Sunday, July 20, 2008

NARA records arrive!

In my last post I mentioned sending off for whatever records NARA had for my gg-grandfather, John H. Brown, who served with the 3rd (later 3 and 5) Missouri Infantry, CSA. Saturday the packet arrived, containing a Compiled Service Record.

I hate those things. I mean, I appreciate them, it's more information than I had before, but it always leaves so many things unanswered!

He appears to have been out sick twice (I know disease was rampant in the camps during the Civil War) and wounded once. The first time was in April, 1862 (4 months after his muster-in date of January 1862); his company muster roll card for March and April note that he was "in hospital Memphis, Tenn April 11 1862." Which means he missed the surrender at Vicksburg (the 3rd was involved in the Seige of Vicksburg), which is why I couldn't find a parole for him at

He was absent again, May through August, in 1863; the May/June card notes: "in hospital in Canton, Miss." and the July/August card "absent on detached duty."

Finally, he was wounded and sent to hospital June 3 1864, and noted as being on sick furlough for July/August. There's a card titled "Appears on a Register of Way Hospital, Meridian, Miss." that says "Complaint: wound," "Admited January 27 1865," and "Remarks: Furloughed." Another card notes he was wounded in the shoulder and reported to command in February 1865. He's on a Roll of Prisoners of War dated Meridian, Miss., May 11, 1865.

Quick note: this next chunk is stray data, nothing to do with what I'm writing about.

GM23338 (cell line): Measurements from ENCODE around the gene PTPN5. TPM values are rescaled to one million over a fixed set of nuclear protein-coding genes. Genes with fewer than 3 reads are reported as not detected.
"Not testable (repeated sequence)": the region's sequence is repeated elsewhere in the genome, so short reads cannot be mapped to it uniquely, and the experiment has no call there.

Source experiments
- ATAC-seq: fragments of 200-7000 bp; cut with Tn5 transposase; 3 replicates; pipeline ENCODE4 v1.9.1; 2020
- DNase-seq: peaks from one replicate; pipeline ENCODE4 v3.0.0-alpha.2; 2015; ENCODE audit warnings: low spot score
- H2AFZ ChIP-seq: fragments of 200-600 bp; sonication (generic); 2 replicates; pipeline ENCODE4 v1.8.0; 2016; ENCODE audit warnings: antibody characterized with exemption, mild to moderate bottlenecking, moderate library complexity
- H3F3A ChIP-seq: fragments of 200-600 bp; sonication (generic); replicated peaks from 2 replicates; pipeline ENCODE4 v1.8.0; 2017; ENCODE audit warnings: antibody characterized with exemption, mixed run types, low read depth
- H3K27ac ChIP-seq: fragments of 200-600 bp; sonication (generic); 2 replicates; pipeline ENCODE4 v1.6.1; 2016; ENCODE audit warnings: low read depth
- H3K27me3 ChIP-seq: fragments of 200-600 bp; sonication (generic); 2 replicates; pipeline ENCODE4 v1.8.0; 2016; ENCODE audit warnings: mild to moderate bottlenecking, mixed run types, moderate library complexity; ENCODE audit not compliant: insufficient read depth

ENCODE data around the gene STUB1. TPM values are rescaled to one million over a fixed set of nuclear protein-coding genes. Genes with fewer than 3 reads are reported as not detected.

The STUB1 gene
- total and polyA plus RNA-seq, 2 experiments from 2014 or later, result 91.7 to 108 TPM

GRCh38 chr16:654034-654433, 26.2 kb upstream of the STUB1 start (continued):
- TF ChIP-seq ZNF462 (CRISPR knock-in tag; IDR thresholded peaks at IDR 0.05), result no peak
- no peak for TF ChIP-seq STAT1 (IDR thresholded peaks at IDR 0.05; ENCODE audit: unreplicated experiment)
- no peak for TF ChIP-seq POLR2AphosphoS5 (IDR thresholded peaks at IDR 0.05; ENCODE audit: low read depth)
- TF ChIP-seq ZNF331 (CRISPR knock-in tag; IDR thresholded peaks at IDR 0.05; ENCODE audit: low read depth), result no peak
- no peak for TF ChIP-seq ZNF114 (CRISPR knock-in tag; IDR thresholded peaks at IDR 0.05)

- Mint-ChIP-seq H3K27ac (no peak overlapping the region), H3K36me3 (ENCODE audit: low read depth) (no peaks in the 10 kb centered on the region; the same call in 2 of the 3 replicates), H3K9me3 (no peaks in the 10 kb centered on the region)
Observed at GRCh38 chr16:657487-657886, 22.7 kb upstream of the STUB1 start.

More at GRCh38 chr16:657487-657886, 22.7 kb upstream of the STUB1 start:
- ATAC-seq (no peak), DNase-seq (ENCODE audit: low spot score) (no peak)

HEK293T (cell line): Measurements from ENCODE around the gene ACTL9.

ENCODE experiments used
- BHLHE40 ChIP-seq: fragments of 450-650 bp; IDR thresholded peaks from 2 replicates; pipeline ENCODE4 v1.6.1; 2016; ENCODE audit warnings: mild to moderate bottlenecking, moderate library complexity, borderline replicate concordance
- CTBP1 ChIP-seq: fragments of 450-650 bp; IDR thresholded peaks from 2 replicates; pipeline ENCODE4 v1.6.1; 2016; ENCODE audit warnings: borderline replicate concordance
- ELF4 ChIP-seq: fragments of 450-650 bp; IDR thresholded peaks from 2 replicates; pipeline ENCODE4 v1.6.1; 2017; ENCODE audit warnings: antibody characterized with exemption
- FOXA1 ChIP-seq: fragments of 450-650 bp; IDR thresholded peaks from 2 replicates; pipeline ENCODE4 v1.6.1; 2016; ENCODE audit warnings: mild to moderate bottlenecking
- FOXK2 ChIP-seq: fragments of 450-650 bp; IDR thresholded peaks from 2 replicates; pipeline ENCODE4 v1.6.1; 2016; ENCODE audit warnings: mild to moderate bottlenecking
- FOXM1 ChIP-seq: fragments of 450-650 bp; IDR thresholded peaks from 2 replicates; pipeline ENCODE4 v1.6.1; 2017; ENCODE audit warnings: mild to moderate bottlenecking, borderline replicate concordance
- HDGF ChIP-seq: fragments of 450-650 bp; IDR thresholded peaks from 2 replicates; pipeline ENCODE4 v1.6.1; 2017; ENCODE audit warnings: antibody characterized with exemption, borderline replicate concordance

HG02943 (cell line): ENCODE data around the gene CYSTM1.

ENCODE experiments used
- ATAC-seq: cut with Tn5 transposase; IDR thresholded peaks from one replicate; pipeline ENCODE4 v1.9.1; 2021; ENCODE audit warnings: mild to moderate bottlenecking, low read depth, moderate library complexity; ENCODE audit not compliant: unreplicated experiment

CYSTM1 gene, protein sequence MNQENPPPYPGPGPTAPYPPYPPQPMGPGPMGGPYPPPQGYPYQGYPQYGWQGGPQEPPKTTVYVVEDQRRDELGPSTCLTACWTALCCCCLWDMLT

Bezaleel Brooks, the subject of my last post and John H.'s uncle-in-law (he was the younger brother of John H.'s wife's mother) was also wounded, in the upper thigh, so badly that 10 months after being wounded he submitted his resignation.

So now I'm curious about the hospitals and medical care of the time. Also, apparently neither man lost the wounded limb, but I'm wondering how their war wounds would have affected their lives after the war. I feel like the Elephant's Child, full of 'satiable curiosity.

Bezaleel "disappears" after his 1863 resignation, and John H. didn't live long enough to apply for a pension when Missouri started providing them in 1911 (though he survived the war by 40 years), nor have I found any evidence that his second wife, who died in 1924, ever applied for a pension. So pension files as a source of information are out, at least for these two men, at least for now (hope on, hope ever).

I am, however, wondering whether it would be worth the $75 to send off for the pension file of my Yankee gg-uncle, John A. Boston, who served with the Ohio 100th Infantry during most of the war. $75 is pricey for me. I'd like to see a "sample" file before I try to come up with the money.

You can, btw, order compiled service records and pension records online from NARA